Thursday, September 04, 2014

British Isles trip, part 6: Ceramic poppies

Link to photo dump.

The photos here are of the most beautiful thing I saw on this trip. It's a large-scale art installation at the Tower of London, titled "Blood Swept Lands and Sea of Red," by ceramic artist Paul Cummins and stage designer Tom Piper. It commemorates the start of World War I a century ago. When finished, it will consist of 888,246 ceramic poppies in the space that used to be the moat around the Tower of London--one for every British military fatality during the war. The Tower of London is a fitting space for this installation, as it was a staging and training facility for the troops of that era.

The "flow" of poppies originates from a window near the northwest corner of the wall:

To the left as you face it (east), it continues down the length of the north wall...

...and around the next corner (note the location of the blue tarp for orientation).

To the right, the poppies flow around the northwest corner, and southward along the west wall.

Finally they spill over the south wall.

Even in its unfinished state, the installation is simply breathtaking. It is incredibly beautiful, yet terribly sad. It is simultaneously symbolic and horrifically literal. Nearly a million deaths just among the British troops--never mind all the other nations' losses, and all the civilian deaths, and all the wounded, and all the ones rendered homeless, displaced, impoverished, and psychologically devastated. And for what? For one of the stupidest, most pointless wars in history, the only important lasting effect of which was to set the stage for the even more ghastly World War II. You still hear it called the "great" war. I think the word in that phrase should always be rendered with quotation marks.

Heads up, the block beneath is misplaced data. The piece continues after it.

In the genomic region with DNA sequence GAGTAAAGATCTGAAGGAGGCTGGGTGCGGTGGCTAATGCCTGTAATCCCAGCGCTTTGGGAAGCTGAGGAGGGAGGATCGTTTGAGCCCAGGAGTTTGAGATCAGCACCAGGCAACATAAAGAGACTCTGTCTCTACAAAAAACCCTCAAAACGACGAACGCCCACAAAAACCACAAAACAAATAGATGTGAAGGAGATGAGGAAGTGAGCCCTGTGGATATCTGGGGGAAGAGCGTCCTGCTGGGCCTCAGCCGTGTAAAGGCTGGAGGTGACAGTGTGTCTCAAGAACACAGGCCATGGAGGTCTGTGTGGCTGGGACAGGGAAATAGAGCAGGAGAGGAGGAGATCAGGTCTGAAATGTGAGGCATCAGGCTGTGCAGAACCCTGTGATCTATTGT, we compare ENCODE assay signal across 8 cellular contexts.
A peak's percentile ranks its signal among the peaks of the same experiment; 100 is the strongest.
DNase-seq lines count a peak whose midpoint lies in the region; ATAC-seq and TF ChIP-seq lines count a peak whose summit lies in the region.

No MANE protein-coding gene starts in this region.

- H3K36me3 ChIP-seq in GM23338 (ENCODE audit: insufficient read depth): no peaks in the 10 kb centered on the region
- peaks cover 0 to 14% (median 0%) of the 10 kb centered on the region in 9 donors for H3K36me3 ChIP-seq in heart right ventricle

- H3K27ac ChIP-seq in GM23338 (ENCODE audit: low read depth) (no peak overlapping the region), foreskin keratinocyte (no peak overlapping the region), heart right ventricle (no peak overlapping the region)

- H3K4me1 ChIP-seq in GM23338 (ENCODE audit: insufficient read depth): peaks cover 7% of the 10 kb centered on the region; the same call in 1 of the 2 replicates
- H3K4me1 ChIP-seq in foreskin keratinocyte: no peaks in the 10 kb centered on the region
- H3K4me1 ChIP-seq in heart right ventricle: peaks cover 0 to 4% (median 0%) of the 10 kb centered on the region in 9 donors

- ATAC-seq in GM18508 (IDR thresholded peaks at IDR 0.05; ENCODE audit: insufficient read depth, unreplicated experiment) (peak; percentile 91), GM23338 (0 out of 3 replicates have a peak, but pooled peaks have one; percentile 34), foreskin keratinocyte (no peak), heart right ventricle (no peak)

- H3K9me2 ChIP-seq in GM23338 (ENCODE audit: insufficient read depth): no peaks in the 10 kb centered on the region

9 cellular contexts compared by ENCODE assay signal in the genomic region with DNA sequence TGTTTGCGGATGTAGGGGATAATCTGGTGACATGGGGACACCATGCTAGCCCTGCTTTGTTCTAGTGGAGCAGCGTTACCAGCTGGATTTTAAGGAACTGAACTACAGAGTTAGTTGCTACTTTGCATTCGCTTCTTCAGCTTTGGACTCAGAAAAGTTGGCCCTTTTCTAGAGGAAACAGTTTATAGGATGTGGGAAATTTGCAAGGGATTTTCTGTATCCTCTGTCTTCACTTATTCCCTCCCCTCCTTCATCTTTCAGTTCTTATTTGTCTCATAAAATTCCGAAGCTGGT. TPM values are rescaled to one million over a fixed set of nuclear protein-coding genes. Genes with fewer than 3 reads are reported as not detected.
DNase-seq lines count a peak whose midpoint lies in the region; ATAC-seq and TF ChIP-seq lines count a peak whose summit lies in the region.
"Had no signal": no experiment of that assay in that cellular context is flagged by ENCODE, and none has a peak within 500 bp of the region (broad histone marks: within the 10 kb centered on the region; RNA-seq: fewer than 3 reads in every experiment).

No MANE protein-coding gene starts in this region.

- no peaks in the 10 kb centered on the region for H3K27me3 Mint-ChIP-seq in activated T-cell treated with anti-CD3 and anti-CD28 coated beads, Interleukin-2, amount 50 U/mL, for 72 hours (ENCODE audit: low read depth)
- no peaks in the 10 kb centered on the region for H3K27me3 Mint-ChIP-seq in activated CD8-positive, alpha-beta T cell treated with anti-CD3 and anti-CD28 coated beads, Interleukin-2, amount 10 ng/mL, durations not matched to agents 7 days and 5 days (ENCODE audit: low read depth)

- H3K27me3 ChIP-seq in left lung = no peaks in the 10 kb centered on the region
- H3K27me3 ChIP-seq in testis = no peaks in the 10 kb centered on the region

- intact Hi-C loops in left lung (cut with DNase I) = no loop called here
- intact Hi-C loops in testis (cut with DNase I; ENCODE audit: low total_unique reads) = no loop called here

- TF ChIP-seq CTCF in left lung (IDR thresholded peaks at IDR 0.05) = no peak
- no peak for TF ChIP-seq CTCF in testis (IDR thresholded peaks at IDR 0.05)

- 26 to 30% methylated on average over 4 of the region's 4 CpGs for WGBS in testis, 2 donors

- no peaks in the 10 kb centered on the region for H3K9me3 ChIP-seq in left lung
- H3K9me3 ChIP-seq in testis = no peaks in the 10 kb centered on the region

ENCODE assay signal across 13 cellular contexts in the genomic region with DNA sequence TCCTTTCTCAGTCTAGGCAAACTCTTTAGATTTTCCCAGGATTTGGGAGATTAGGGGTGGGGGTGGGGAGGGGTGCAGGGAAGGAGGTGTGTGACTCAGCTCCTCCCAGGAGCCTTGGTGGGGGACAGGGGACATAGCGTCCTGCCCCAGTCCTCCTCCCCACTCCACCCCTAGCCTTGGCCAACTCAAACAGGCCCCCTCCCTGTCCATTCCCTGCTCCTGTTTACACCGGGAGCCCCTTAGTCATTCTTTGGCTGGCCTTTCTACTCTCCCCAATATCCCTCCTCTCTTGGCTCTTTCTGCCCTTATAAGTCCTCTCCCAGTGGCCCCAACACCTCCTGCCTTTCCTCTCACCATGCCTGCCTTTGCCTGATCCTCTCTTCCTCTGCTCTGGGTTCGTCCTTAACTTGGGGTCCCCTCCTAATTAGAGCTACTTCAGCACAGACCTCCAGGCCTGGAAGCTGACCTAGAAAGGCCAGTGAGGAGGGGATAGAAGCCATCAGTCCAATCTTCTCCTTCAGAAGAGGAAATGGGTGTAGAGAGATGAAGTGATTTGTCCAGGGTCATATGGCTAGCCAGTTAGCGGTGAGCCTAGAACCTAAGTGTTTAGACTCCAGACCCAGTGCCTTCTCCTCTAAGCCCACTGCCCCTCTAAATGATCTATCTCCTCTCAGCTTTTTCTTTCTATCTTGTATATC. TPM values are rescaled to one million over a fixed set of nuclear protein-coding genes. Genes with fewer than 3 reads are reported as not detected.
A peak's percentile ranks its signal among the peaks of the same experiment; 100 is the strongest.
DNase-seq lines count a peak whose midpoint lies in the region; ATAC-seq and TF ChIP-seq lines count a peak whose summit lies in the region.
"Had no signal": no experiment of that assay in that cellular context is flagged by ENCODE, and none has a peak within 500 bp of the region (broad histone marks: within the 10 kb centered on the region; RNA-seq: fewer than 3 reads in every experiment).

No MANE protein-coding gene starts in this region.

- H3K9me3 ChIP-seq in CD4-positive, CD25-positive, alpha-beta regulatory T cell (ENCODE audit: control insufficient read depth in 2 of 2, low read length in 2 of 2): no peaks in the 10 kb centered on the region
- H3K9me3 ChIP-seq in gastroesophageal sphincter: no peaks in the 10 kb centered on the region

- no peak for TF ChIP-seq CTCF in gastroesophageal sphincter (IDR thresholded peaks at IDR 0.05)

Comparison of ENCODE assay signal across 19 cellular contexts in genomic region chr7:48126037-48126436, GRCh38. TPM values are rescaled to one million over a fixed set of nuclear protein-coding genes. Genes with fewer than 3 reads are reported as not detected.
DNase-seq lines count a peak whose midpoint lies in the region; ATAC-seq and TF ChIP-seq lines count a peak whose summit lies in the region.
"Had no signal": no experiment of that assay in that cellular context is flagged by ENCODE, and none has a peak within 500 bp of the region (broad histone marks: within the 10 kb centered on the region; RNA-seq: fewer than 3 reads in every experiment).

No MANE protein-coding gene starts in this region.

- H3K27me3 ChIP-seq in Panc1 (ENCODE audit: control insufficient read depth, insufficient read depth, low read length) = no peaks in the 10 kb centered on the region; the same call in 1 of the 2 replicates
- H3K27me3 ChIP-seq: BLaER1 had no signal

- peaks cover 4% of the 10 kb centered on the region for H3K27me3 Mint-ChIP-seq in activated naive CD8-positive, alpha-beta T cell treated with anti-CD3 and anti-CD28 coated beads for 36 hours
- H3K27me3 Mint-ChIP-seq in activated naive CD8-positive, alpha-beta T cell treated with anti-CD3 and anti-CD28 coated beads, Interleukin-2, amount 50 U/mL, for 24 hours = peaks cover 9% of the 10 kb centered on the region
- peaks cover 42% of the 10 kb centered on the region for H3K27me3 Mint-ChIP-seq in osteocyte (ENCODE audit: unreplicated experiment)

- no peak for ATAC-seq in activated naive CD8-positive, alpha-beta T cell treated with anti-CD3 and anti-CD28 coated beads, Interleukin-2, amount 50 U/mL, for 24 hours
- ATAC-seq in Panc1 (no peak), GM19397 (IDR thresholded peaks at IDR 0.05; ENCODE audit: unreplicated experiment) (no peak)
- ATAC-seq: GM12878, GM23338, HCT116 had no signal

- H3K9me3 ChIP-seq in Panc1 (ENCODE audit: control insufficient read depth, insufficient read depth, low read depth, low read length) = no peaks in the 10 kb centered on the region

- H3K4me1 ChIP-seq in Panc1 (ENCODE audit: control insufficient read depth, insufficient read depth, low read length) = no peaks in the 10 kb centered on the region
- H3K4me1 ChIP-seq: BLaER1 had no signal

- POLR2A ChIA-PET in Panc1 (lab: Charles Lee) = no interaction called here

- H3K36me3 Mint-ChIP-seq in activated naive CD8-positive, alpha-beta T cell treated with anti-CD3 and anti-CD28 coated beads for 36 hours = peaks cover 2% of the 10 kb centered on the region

We humans aren't wired well to really grasp large numbers, like those in the hundreds of thousands or millions. That is, I think, part of what makes this installation so effective. The viewer--or, at least, this viewer--is overwhelmed by what that number means when translated into enumerably separate objects. Your focus can shift from the vast "sea of red"

down to a small, more comprehensible section,

and then even down to a single flower, and wonder who it might represent. Who died, and where, and how, and why, and who was left behind to mourn the loss?

In Flanders fields the poppies blow
Between the crosses, row on row,
That mark our place; and in the sky
The larks, still bravely singing, fly
Scarce heard amid the guns below.

We are the Dead. Short days ago
We lived, felt dawn, saw sunset glow,
Loved and were loved, and now we lie
In Flanders fields.

Take up our quarrel with the foe:
To you from failing hands we throw
The torch; be yours to hold it high.
If ye break faith with us who die
We shall not sleep, though poppies grow
In Flanders fields.

--John McCrae, May, 1915 

Addendum, October 3, 2014 

The installation is nearing completion, and you can see updated photos of it here.

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